The basic mechanism of reading in the CPS depends on two included data sets:
cps_cols, containing information about column positions in the raw CPS files
cps_factors, containing information about the factor levels for the raw numeric codes
These contain a set of default data for some commonly-used variables in the CPS and all of the VRS-specific variables. Across years, there have been many changes in the questions asked by the CPS, their possible responses, and where they are located in the fixed-width files that make up the data. For example, in 1996 the question asking how long a respondent had lived in their current residence was called
PES6, occupied positions 823-824, and had six valid responses: less than 1 month, 1-6 months, 7-11 months, 1-2 years, 3-4 years, and 5 years or longer. In 2014, this same question was called
PES8, occupied positions 965-966, and had replaced the first three categories from 1996 with one response “less than 1 year”. This illustrates how important it is to provide the correct column specification and factor levels for any variable you want to read in.
In an ideal world, we would have provided this information for every variable in the CPS across all years. This quickly becomes time-prohibitive, as there are several hundred unique variables over the 13 years of data. We chose instead to focus on several important demographic variables and all of the voting and registration questions, and have provided full specifications for these most relevant variables.
All that being said, let’s explore how you can add some more variables to your data. In this example, we’ll read in the 2006-2008 CPS data with family income as an additional variable. First, we need to specify which column positions contain the family income variable in those years - for both years, this is positions 39-40. This is found in the 2006 and 2008 documentation files, which you can download with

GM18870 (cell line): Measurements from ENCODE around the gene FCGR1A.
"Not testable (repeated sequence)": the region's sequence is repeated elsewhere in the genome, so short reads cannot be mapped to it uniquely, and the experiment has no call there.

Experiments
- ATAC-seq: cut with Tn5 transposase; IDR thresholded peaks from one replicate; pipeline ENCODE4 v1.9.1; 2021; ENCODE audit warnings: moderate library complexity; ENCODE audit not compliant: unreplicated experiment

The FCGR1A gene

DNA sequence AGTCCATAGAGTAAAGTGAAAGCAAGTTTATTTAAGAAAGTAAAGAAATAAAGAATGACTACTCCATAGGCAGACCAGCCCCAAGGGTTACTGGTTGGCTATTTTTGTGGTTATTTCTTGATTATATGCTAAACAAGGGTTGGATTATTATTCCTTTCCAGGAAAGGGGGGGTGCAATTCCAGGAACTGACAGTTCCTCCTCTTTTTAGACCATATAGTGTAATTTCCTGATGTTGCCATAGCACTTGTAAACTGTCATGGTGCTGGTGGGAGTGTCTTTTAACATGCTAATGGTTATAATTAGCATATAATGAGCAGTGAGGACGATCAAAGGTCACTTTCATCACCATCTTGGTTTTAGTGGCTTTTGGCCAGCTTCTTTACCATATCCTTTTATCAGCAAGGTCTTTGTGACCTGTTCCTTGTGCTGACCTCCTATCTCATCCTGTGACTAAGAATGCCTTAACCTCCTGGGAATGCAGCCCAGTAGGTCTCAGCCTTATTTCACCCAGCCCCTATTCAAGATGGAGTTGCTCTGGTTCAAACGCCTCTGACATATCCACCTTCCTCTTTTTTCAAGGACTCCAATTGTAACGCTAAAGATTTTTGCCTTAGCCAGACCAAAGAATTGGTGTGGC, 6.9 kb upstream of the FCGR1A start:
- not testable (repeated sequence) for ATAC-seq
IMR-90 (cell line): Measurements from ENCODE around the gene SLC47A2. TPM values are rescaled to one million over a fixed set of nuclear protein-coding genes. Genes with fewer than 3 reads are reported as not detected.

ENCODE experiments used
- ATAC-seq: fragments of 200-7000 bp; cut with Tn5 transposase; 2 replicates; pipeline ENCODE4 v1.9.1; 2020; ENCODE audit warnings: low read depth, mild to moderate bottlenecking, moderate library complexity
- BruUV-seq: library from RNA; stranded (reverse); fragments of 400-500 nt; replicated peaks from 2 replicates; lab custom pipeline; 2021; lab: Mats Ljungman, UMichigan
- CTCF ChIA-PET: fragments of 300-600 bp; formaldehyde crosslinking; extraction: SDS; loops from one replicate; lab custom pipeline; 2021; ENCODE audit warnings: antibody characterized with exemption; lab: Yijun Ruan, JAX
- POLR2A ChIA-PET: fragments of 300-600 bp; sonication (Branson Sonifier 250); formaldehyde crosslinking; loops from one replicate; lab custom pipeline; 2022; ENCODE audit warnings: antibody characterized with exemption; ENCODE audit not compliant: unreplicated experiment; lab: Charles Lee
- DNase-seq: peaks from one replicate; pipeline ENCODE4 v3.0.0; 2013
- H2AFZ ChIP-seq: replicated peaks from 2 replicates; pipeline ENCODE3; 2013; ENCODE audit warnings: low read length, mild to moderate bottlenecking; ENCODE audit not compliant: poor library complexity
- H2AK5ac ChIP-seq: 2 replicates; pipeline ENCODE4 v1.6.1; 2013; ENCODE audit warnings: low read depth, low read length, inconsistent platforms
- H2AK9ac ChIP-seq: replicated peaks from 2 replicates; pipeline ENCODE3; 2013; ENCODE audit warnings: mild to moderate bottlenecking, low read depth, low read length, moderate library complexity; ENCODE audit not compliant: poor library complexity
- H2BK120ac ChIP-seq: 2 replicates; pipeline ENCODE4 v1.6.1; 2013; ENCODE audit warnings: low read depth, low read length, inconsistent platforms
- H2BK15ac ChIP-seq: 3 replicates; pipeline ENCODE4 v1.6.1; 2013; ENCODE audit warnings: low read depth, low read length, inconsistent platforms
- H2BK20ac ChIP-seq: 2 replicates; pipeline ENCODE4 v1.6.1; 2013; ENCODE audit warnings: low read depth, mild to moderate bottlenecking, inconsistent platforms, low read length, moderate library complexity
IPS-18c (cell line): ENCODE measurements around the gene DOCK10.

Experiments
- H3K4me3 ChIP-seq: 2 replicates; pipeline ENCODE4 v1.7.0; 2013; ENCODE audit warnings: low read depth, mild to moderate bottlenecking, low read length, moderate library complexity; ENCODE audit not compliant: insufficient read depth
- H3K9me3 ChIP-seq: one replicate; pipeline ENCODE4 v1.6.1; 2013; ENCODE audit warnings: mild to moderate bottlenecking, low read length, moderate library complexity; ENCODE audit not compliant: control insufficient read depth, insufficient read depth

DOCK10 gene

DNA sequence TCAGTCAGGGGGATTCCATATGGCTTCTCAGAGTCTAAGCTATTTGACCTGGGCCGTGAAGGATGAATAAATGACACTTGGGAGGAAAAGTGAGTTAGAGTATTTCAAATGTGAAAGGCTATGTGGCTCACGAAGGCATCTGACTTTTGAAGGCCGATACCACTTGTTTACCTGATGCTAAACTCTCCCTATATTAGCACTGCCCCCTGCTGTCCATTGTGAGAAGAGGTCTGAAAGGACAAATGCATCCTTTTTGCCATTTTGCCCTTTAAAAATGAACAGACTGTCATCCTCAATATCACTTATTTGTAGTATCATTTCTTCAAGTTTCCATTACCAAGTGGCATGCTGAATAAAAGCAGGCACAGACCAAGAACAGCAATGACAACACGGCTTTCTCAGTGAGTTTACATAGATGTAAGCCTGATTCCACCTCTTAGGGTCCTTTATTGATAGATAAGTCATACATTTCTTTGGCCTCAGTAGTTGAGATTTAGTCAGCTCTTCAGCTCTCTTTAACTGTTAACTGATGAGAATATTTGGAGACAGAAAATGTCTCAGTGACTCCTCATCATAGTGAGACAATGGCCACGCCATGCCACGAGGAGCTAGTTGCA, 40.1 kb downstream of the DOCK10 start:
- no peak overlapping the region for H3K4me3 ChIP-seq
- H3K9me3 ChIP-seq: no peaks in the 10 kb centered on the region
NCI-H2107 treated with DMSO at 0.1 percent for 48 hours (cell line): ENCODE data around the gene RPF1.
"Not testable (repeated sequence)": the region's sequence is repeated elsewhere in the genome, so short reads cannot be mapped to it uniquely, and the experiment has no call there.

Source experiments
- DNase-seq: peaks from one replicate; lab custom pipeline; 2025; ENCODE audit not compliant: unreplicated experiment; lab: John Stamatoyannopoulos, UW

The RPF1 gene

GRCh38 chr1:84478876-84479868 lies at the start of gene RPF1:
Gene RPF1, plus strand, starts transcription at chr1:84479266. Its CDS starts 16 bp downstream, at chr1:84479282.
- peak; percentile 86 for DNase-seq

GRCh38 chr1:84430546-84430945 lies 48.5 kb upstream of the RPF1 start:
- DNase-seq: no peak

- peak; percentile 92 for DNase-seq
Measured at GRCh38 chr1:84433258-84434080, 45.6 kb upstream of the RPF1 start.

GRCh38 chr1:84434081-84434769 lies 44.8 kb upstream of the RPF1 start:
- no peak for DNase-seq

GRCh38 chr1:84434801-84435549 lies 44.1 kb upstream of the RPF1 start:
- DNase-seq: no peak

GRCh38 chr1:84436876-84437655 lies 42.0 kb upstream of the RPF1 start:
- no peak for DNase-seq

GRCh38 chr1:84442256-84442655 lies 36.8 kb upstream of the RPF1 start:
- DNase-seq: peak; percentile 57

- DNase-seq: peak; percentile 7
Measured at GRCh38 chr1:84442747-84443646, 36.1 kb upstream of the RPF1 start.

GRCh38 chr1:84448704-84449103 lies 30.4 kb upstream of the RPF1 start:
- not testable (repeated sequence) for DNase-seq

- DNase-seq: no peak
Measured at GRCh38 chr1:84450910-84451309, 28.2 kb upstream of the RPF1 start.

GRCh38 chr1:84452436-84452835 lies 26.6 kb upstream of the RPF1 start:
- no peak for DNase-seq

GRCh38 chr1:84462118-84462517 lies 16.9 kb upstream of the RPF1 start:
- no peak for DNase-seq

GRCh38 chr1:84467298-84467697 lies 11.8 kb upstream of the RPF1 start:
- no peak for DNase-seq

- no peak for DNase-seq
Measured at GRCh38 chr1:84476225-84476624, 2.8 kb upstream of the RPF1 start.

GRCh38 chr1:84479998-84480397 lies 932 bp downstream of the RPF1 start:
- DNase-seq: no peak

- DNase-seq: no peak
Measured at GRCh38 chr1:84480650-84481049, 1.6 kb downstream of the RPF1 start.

income_cols <- data.frame( year = c(2006, 2008), cps_name = "HUFAMINC", new_name = "FAM_INCOME", start_pos = 39, end_pos = 40, stringsAsFactors = FALSE )
We should then specify which factor levels are needed for those years of data. This is also obtained from the 2006 and 2008 documentation files.
income_factors <- data.frame( year = c(rep(2006, 16), rep(2008, 16)), cps_name = "HUFAMINC", new_name = "FAM_INCOME", code = c(1:16, 1:16), value = rep(c("LESS THAN $5,000", "5,000 TO 7,499", "7,500 TO 9,999", "10,000 TO 12,499", "12,500 TO 14,999", "15,000 TO 19,999", "20,000 TO 24,999", "25,000 TO 29,999", "30,000 TO 34,999", "35,000 TO 39,999", "40,000 TO 49,999", "50,000 TO 59,999", "60,000 TO 74,999", "75,000 TO 99,999", "100,000 TO 149,999", "150,000 OR MORE"), 2), stringsAsFactors = FALSE )
To read income in with our default data, we bind these to the bottom of the included data sets.
Then we can read in the CPS data with our new column specifications and factor it according to the updated factors.
cps_income <- cps_read(years = c(2006, 2008), dir = here::here("cps_data"), cols = my_cols) %>% cps_label(factors = my_factors) str(cps_income)
One note: the warning from
cps_read appears when
join_dfs = TRUE (which is a default). This is intended to remind the user that variable names change across years, and to urge caution in only joining the correct columns.
This is an unweighted breakdown of family income responses in 2006 and 2008.